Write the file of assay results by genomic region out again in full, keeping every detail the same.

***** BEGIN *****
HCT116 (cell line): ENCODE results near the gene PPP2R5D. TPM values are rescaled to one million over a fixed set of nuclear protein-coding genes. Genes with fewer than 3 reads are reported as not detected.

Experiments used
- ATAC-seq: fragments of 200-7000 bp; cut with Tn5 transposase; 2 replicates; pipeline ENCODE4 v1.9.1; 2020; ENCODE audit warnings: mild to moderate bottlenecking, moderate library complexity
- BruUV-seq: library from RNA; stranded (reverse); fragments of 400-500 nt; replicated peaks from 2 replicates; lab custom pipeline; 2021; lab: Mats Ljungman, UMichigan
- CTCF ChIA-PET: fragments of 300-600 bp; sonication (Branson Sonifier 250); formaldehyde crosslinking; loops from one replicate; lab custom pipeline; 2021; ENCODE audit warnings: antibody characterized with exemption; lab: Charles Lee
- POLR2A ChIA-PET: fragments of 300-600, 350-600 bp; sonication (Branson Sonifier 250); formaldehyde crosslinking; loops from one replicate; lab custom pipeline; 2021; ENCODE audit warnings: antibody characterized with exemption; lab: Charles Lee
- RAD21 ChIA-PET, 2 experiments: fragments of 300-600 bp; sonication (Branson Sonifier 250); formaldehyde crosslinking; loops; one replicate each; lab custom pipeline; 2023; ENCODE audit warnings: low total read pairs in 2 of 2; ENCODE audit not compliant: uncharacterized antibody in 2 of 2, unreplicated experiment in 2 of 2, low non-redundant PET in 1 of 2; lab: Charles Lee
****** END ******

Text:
HCT116 (cell line): ENCODE results near the gene PPP2R5D. TPM values are rescaled to one million over a fixed set of nuclear protein-coding genes. Genes with fewer than 3 reads are reported as not detected.

Experiments used
- ATAC-seq: fragments of 200-7000 bp; cut with Tn5 transposase; 2 replicates; pipeline ENCODE4 v1.9.1; 2020; ENCODE audit warnings: mild to moderate bottlenecking, moderate library complexity
- BruUV-seq: library from RNA; stranded (reverse); fragments of 400-500 nt; replicated peaks from 2 replicates; lab custom pipeline; 2021; lab: Mats Ljungman, UMichigan
- CTCF ChIA-PET: fragments of 300-600 bp; sonication (Branson Sonifier 250); formaldehyde crosslinking; loops from one replicate; lab custom pipeline; 2021; ENCODE audit warnings: antibody characterized with exemption; lab: Charles Lee
- POLR2A ChIA-PET: fragments of 300-600, 350-600 bp; sonication (Branson Sonifier 250); formaldehyde crosslinking; loops from one replicate; lab custom pipeline; 2021; ENCODE audit warnings: antibody characterized with exemption; lab: Charles Lee
- RAD21 ChIA-PET, 2 experiments: fragments of 300-600 bp; sonication (Branson Sonifier 250); formaldehyde crosslinking; loops; one replicate each; lab custom pipeline; 2023; ENCODE audit warnings: low total read pairs in 2 of 2; ENCODE audit not compliant: uncharacterized antibody in 2 of 2, unreplicated experiment in 2 of 2, low non-redundant PET in 1 of 2; lab: Charles Lee